Early childhood care and education is much more than just preparation for primary school. UNESCO believes it can be the foundation for emotional wellbeing and learning throughout life and one of the best investments a country can make as it promotes holistic development, gender equality and social cohesion. UNICEF thinks that quality pre-primary education sets a strong foundation for learning; helps make education systems more effective and efficient and equitable and is an effective strategy for promoting economic growth.
One of the important priorities of the Bulgarian Ministry of Education and Science is to create a quality framework for early childhood education and development. As the Deputy Minister of Education and Science in Bulgaria, I initiated a study regarding good practices for care and assessment in early childhood in Europe. School-age prevention approaches have also been explored. The completed survey has been distributed on the ESHA’s network.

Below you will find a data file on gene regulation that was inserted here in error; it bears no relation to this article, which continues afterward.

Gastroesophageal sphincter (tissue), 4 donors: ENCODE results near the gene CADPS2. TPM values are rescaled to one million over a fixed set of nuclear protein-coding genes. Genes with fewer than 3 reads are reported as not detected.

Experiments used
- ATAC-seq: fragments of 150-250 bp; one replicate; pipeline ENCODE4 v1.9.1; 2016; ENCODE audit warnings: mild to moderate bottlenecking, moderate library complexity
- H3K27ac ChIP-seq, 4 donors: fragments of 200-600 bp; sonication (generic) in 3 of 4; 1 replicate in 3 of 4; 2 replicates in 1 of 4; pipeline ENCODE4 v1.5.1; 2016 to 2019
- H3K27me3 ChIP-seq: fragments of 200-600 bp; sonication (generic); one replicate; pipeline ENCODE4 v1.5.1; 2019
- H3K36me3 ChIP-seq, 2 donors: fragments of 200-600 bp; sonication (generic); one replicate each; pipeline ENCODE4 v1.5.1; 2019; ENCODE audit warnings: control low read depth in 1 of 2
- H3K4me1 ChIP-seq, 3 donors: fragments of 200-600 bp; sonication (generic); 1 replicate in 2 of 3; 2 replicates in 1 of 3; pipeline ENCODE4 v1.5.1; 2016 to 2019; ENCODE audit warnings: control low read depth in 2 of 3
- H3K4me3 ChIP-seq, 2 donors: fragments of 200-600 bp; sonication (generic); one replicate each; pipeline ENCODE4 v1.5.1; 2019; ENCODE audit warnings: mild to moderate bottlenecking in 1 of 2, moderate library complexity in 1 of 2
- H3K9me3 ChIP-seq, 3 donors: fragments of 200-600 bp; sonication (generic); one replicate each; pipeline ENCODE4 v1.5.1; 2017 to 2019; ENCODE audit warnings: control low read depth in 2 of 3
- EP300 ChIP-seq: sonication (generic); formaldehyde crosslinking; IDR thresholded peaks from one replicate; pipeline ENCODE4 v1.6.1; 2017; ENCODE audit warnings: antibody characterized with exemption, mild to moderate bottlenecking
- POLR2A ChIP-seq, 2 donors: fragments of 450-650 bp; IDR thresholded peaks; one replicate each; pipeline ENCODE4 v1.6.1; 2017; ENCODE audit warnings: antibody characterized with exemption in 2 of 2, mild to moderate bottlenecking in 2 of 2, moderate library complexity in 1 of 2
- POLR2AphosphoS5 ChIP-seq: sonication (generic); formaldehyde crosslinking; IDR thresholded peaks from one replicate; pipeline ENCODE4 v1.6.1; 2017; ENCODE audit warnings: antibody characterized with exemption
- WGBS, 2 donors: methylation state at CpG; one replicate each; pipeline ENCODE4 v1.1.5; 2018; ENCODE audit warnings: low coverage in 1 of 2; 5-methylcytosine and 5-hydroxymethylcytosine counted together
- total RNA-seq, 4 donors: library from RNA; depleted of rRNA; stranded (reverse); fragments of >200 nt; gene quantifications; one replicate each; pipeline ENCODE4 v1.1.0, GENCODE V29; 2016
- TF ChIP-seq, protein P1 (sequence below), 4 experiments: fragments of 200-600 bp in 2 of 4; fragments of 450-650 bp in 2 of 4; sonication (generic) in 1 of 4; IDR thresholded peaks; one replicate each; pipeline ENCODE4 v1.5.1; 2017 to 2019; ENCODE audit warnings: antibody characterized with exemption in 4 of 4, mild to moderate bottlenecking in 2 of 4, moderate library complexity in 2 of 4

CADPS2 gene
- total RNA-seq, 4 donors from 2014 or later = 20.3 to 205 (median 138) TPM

Good practices and experience were shared by Croatia, Italy, the Netherlands and Scotland. Some countries implement multidisciplinary developmental assessment and diagnostics in preschool and employ a team of specialists who carry out evaluation and diagnostics. The Netherlands and Scotland use standardized methodologies. Scotland shares opportunities for fully digitalized assessment tools to facilitate assessment and to keep the research data up-to-date. In the Netherlands integrated methods are used to create the preschool curriculum. Local institutions provide conditions for early identification of developmental delay. In Italy, the first step is a report from a teacher to carry out an assessment and diagnostics. A team is formed, led by a paediatrician, that includes a neuropsychiatrist, a psychologist, and a speech therapist. In all four states, parental consent is required when the assessment is placed beyond observation and day-to-day interactions.